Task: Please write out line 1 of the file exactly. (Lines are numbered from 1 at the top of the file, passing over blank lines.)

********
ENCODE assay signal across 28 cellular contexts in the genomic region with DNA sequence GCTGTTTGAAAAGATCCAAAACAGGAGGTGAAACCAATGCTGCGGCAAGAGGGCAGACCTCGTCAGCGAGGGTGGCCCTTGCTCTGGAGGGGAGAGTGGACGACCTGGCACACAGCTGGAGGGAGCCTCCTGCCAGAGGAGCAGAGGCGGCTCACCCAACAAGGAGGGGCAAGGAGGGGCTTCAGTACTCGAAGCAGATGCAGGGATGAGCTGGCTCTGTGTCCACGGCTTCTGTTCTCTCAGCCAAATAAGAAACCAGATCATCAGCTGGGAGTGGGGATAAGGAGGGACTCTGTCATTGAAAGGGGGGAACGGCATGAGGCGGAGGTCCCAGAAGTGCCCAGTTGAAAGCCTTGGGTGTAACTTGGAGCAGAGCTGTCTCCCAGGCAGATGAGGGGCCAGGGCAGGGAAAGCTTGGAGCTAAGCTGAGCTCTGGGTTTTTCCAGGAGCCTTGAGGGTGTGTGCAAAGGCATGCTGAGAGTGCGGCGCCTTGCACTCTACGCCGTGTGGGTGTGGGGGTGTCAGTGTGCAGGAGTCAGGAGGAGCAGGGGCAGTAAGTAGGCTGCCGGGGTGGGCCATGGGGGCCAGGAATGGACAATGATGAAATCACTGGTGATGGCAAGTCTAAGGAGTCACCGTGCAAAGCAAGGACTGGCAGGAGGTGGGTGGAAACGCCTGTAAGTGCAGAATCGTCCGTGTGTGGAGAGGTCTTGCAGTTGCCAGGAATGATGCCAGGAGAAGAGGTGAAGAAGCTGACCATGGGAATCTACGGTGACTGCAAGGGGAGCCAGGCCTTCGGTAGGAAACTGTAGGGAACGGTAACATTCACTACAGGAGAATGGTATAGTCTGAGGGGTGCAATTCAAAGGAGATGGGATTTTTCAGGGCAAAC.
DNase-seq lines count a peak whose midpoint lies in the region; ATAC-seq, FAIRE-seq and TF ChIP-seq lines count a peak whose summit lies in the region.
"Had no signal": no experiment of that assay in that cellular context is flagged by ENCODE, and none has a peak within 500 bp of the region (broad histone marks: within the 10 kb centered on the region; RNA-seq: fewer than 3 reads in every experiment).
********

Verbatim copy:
ENCODE assay signal across 28 cellular contexts in the genomic region with DNA sequence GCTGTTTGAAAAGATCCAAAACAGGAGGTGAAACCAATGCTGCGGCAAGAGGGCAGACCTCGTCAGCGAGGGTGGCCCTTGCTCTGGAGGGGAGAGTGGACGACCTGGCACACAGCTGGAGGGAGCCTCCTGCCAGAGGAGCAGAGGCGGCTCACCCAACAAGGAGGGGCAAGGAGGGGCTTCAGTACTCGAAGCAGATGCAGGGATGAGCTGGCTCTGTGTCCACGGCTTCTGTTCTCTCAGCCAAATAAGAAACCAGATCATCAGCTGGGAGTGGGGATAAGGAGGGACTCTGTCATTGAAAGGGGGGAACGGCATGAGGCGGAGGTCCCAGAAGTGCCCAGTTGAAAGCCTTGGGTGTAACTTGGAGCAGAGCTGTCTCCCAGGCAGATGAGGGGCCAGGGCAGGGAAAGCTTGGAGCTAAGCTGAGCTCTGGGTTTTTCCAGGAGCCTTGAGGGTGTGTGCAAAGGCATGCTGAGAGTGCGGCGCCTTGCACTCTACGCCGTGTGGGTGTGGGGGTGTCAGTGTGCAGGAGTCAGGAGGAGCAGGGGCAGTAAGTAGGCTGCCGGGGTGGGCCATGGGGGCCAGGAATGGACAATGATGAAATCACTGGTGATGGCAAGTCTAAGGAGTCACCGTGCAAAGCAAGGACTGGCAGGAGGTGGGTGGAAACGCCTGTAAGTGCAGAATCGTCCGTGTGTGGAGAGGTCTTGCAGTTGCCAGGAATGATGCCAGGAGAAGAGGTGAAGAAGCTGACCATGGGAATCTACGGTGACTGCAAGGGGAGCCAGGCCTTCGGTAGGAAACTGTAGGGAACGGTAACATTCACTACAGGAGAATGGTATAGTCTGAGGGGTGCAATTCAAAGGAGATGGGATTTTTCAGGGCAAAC.